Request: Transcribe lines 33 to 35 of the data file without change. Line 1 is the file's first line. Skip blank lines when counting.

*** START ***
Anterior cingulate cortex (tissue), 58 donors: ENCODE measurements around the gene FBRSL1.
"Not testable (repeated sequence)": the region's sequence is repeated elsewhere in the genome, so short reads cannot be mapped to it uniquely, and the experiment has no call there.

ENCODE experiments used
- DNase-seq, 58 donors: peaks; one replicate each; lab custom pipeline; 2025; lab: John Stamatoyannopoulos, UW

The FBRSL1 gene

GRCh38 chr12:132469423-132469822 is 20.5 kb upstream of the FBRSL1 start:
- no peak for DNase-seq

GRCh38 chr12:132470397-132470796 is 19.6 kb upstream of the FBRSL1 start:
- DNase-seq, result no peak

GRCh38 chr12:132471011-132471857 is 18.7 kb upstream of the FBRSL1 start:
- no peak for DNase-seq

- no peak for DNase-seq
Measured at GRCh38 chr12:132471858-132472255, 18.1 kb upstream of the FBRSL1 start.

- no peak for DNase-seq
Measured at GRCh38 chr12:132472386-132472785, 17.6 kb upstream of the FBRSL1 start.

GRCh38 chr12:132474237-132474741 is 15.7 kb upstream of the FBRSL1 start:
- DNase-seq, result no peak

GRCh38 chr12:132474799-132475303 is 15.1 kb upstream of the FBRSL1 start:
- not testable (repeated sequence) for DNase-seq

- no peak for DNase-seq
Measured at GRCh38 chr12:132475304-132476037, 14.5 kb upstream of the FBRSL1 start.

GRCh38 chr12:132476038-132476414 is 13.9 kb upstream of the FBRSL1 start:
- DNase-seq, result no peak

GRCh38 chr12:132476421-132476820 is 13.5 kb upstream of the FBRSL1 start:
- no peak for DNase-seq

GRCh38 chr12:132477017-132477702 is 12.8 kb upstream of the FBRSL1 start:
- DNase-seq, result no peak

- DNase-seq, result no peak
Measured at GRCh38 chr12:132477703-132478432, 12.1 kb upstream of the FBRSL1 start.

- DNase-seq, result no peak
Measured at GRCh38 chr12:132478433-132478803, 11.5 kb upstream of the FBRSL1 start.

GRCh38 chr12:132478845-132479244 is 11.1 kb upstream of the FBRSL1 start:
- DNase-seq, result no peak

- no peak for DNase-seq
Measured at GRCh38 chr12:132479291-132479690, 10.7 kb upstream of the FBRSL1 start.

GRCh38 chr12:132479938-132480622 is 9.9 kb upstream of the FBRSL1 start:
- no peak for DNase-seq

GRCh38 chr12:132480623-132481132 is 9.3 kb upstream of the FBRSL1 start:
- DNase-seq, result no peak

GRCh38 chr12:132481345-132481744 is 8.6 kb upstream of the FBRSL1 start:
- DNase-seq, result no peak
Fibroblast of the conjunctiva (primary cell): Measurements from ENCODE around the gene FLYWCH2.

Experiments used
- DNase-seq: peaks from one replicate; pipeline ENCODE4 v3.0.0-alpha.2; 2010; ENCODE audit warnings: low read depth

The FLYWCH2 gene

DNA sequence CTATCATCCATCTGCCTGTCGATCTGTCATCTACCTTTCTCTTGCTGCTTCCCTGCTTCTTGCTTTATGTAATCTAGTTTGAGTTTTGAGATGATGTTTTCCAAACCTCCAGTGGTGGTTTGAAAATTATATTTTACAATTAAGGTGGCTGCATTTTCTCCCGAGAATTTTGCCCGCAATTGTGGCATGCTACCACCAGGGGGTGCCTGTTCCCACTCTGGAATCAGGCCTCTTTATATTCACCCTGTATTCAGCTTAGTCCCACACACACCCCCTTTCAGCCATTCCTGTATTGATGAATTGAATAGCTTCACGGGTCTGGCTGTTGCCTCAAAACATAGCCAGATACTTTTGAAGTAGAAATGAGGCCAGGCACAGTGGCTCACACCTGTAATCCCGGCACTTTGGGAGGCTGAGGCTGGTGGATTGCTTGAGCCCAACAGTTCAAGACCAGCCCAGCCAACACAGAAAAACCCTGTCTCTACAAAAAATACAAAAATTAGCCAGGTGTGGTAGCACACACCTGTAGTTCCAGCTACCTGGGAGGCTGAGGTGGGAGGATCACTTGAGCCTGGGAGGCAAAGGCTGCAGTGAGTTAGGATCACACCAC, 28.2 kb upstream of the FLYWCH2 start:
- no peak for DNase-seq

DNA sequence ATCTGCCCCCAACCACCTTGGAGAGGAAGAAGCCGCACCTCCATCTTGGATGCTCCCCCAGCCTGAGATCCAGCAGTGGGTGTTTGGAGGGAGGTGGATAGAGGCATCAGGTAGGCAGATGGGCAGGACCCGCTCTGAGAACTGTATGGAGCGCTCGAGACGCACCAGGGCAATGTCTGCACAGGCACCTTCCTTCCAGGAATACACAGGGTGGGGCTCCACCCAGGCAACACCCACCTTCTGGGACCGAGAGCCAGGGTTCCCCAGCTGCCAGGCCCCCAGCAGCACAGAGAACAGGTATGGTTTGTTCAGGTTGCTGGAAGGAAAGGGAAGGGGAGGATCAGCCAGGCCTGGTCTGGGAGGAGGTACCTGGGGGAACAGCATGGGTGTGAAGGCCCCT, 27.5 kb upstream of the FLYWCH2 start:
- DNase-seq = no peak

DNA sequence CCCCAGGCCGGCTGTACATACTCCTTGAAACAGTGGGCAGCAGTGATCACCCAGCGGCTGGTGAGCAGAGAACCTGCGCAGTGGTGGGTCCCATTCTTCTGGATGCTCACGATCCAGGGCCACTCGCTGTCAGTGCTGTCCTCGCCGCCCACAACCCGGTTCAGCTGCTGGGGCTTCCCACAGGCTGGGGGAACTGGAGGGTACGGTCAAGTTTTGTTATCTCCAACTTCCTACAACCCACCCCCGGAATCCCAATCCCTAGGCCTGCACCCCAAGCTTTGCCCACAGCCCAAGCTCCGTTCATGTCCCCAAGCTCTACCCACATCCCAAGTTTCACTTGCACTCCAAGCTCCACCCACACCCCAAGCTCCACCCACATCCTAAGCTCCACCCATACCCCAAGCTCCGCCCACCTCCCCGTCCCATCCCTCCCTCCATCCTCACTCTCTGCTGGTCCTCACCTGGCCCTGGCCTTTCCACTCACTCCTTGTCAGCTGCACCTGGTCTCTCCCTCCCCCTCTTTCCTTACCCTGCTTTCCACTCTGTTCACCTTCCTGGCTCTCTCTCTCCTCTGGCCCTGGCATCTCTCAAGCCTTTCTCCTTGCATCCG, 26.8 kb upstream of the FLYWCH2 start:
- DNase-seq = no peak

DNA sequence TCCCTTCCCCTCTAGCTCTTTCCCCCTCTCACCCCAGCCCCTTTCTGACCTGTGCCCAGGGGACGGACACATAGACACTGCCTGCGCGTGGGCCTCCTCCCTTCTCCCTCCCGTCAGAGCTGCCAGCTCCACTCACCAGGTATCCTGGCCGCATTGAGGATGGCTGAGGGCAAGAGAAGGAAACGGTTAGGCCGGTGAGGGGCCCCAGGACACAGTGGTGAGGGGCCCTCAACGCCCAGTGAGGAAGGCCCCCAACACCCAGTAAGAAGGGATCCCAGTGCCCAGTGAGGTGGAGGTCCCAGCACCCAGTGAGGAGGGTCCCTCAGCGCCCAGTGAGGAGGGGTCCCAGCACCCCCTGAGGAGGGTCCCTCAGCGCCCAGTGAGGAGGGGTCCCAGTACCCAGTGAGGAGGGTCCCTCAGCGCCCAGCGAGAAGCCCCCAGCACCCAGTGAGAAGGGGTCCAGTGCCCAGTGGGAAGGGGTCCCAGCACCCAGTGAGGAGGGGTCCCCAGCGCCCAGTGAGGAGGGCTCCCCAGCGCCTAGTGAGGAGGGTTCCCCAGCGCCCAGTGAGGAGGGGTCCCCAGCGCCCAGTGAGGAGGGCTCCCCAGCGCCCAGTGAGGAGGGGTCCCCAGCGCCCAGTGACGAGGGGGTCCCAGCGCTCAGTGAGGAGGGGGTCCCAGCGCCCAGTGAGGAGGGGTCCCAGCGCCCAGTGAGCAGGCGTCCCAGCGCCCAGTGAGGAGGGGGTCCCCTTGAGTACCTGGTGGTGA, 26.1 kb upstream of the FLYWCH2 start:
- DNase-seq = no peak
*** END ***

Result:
- DNase-seq, result no peak

- no peak for DNase-seq
Measured at GRCh38 chr12:132479291-132479690, 10.7 kb upstream of the FBRSL1 start.